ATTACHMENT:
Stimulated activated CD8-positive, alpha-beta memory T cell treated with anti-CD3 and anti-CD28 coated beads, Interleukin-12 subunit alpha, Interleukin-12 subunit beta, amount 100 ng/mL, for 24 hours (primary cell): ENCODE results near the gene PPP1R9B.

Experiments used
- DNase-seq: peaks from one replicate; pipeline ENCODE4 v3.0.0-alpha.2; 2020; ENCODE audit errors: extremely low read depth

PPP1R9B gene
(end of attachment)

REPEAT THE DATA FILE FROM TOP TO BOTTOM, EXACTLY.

Stimulated activated CD8-positive, alpha-beta memory T cell treated with anti-CD3 and anti-CD28 coated beads, Interleukin-12 subunit alpha, Interleukin-12 subunit beta, amount 100 ng/mL, for 24 hours (primary cell): ENCODE results near the gene PPP1R9B.

Experiments used
- DNase-seq: peaks from one replicate; pipeline ENCODE4 v3.0.0-alpha.2; 2020; ENCODE audit errors: extremely low read depth

PPP1R9B gene